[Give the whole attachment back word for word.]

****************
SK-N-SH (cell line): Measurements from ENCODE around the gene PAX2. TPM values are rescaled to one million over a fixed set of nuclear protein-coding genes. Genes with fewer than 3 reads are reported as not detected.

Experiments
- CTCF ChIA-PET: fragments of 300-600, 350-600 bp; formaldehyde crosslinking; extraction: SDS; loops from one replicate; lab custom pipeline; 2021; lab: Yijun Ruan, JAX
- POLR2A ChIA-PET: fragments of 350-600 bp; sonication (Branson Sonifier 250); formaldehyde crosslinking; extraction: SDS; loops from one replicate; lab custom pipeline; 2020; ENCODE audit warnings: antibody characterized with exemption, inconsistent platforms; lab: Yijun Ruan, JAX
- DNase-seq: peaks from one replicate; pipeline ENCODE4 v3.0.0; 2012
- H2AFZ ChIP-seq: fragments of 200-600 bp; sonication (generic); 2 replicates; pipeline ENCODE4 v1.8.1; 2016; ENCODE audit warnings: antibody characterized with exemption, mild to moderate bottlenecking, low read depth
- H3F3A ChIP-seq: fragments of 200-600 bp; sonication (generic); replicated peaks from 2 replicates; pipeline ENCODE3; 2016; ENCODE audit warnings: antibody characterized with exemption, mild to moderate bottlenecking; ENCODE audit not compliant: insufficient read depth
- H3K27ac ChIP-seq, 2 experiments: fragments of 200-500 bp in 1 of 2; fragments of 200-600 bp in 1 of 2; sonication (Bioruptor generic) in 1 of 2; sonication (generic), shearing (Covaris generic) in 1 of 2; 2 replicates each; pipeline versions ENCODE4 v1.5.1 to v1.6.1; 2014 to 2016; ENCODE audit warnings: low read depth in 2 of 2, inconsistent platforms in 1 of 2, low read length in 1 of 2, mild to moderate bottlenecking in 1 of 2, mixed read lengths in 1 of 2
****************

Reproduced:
SK-N-SH (cell line): Measurements from ENCODE around the gene PAX2. TPM values are rescaled to one million over a fixed set of nuclear protein-coding genes. Genes with fewer than 3 reads are reported as not detected.

Experiments
- CTCF ChIA-PET: fragments of 300-600, 350-600 bp; formaldehyde crosslinking; extraction: SDS; loops from one replicate; lab custom pipeline; 2021; lab: Yijun Ruan, JAX
- POLR2A ChIA-PET: fragments of 350-600 bp; sonication (Branson Sonifier 250); formaldehyde crosslinking; extraction: SDS; loops from one replicate; lab custom pipeline; 2020; ENCODE audit warnings: antibody characterized with exemption, inconsistent platforms; lab: Yijun Ruan, JAX
- DNase-seq: peaks from one replicate; pipeline ENCODE4 v3.0.0; 2012
- H2AFZ ChIP-seq: fragments of 200-600 bp; sonication (generic); 2 replicates; pipeline ENCODE4 v1.8.1; 2016; ENCODE audit warnings: antibody characterized with exemption, mild to moderate bottlenecking, low read depth
- H3F3A ChIP-seq: fragments of 200-600 bp; sonication (generic); replicated peaks from 2 replicates; pipeline ENCODE3; 2016; ENCODE audit warnings: antibody characterized with exemption, mild to moderate bottlenecking; ENCODE audit not compliant: insufficient read depth
- H3K27ac ChIP-seq, 2 experiments: fragments of 200-500 bp in 1 of 2; fragments of 200-600 bp in 1 of 2; sonication (Bioruptor generic) in 1 of 2; sonication (generic), shearing (Covaris generic) in 1 of 2; 2 replicates each; pipeline versions ENCODE4 v1.5.1 to v1.6.1; 2014 to 2016; ENCODE audit warnings: low read depth in 2 of 2, inconsistent platforms in 1 of 2, low read length in 1 of 2, mild to moderate bottlenecking in 1 of 2, mixed read lengths in 1 of 2